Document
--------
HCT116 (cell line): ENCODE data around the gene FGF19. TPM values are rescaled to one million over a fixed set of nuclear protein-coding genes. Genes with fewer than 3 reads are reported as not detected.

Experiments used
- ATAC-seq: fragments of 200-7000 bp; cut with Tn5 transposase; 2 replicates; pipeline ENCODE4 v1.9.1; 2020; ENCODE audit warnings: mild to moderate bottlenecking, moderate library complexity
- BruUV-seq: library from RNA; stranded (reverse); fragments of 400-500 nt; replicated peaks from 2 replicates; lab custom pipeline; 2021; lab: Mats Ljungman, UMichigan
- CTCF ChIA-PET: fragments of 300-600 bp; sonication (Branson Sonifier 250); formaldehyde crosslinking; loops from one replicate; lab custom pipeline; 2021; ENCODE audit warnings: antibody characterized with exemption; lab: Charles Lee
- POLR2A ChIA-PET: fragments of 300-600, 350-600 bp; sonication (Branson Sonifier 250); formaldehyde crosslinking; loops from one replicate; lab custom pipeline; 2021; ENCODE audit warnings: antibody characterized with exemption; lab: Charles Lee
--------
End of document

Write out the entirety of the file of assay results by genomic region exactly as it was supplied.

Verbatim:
HCT116 (cell line): ENCODE data around the gene FGF19. TPM values are rescaled to one million over a fixed set of nuclear protein-coding genes. Genes with fewer than 3 reads are reported as not detected.

Experiments used
- ATAC-seq: fragments of 200-7000 bp; cut with Tn5 transposase; 2 replicates; pipeline ENCODE4 v1.9.1; 2020; ENCODE audit warnings: mild to moderate bottlenecking, moderate library complexity
- BruUV-seq: library from RNA; stranded (reverse); fragments of 400-500 nt; replicated peaks from 2 replicates; lab custom pipeline; 2021; lab: Mats Ljungman, UMichigan
- CTCF ChIA-PET: fragments of 300-600 bp; sonication (Branson Sonifier 250); formaldehyde crosslinking; loops from one replicate; lab custom pipeline; 2021; ENCODE audit warnings: antibody characterized with exemption; lab: Charles Lee
- POLR2A ChIA-PET: fragments of 300-600, 350-600 bp; sonication (Branson Sonifier 250); formaldehyde crosslinking; loops from one replicate; lab custom pipeline; 2021; ENCODE audit warnings: antibody characterized with exemption; lab: Charles Lee